Mine was a port-intensive cruise with only one full day at sea (the last). The cruise director's staff are called "animators," and so they are. They must liven things up in five or six languages, and they succeed admirably.
There are few planned activities, and rarely are two scheduled to happen concurrently. More often than not, there's time between activities. If you don't want to miss anything, you won't.
There are competitions like ring toss, passing a hula hoop from one person to the next while holding hands, and kicking shoes into a wastebasket affixed to a higher deck. For the more sophisticated passengers, there are group dance lessons. There are also trivia quizzes (quite a feat, given the languages spoken). Each language has its own host.
Each evening there was a show in the Opera Theatre. It was given twice -- an earlier pre-dinner show for the late seating, and a later post-dinner show for the early seating. In order to appeal to the greatest number of people, the acts were mostly visual. There is a resident song and dance troupe, and there are other entertainers who rotate among Costa's fleet. On my cruise there were several singers, a magician and a contortionist(!). The singers and dancers performed enthusiastically, but the sound level was deafening.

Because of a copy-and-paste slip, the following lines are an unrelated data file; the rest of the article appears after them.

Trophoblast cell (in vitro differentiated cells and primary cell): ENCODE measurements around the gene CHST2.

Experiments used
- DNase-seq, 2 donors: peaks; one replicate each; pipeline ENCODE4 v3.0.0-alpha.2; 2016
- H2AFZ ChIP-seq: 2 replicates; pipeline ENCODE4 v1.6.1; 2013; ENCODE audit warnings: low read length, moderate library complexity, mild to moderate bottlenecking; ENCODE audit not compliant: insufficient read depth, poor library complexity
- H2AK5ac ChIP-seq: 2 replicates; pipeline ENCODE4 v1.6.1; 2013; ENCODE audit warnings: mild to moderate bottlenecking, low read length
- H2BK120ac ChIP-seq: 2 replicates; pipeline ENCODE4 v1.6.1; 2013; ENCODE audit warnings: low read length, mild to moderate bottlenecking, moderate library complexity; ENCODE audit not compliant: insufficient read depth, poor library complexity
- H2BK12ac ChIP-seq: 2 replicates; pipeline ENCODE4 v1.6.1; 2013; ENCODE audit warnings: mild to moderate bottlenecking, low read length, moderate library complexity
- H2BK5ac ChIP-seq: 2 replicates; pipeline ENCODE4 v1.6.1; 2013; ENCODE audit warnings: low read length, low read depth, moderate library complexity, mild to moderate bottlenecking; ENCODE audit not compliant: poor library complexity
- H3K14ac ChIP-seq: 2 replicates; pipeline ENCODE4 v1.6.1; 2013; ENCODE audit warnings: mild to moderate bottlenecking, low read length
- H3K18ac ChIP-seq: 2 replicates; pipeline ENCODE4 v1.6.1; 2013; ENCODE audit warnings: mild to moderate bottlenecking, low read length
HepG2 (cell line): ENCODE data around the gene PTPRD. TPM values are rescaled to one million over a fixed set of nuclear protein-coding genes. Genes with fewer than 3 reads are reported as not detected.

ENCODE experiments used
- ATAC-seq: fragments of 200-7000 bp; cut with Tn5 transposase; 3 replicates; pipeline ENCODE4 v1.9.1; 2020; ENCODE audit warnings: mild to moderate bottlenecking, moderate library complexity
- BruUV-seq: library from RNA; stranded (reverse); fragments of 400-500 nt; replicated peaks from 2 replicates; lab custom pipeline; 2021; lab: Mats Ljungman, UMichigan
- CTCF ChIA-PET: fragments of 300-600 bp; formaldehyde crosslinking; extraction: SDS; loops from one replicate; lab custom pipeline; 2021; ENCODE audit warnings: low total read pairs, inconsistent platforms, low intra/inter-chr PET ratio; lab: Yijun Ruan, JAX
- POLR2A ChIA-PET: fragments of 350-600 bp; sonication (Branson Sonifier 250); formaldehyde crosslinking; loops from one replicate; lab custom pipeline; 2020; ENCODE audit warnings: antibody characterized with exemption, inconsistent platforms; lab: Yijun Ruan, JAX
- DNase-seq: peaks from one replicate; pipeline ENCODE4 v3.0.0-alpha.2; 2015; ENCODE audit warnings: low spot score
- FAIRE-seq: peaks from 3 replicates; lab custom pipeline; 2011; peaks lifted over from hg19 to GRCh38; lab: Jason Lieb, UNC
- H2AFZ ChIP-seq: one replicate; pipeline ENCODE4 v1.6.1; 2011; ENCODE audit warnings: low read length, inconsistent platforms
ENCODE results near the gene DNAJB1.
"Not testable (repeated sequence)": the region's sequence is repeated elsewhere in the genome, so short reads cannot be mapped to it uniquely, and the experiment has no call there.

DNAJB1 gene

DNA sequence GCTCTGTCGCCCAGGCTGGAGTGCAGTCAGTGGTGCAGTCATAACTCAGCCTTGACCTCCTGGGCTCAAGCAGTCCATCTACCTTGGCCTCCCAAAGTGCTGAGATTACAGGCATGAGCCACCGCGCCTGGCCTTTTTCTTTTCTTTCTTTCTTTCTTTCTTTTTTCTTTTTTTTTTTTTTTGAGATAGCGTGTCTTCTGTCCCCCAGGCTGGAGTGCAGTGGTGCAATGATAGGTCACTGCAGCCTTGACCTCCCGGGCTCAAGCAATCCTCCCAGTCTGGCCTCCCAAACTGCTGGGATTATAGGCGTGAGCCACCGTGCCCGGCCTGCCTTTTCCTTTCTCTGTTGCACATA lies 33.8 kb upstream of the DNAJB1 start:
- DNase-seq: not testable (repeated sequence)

In the Tango Lounge each evening, a talented Macedonian couple played musical instruments and sang to a click track. There was a pianist who played cocktail music in the Piazza. There's jackpot Bingo daily, though, alas, no art auction.
Cocktails and other beverages are served at the Capri Bar (midships pool area); Grand Bar; Juliet Bar; Terrazza Bar; Tango Ballroom; Opera Bar; and Diva Club. Prices are fair for mixed drinks (5 to 6 euros [$6 to $7.20]). Italian drinks like Grappa and Limoncello are available, and all bars serve Lavazza cappuccino and espresso, regular and decaf, for a nominal charge (under $2). Children (and adults not too proud to ask for a "children's card") can have a card that entitles them to 20 juices or soft drinks (but not mineral water) at a discount. As it is an Italian ship, Costa Romantica's wine list runs heavily to Italian wines. While a few wines are expensive, there are many to choose from at between 17 and 19 euros ($18.40 to 20.80) per bottle. Half liter carafes of wine are available at 8 euros ($9.60), and wines by the glass for 4.50 euros ($5.40).
The video arcades contain a large number of games that cost .40 euros ($.48). There are also shove ha'penny and hockey games that are free. The Excelsior Casino has one dice table, three blackjack tables (minimum bet: 3 euros [$3.60]), one Caribbean stud and one Caribbean draw table, roulette and .10, .20, and .50 euro slot machines. The casino is quite small and not crowded on European sailings. The Tango Ballroom is an aft-facing lounge with tiered seating. This is the ship's alternative show lounge, which offers musical acts and a small floor for ballroom dancing. There is a bar (with bar stools).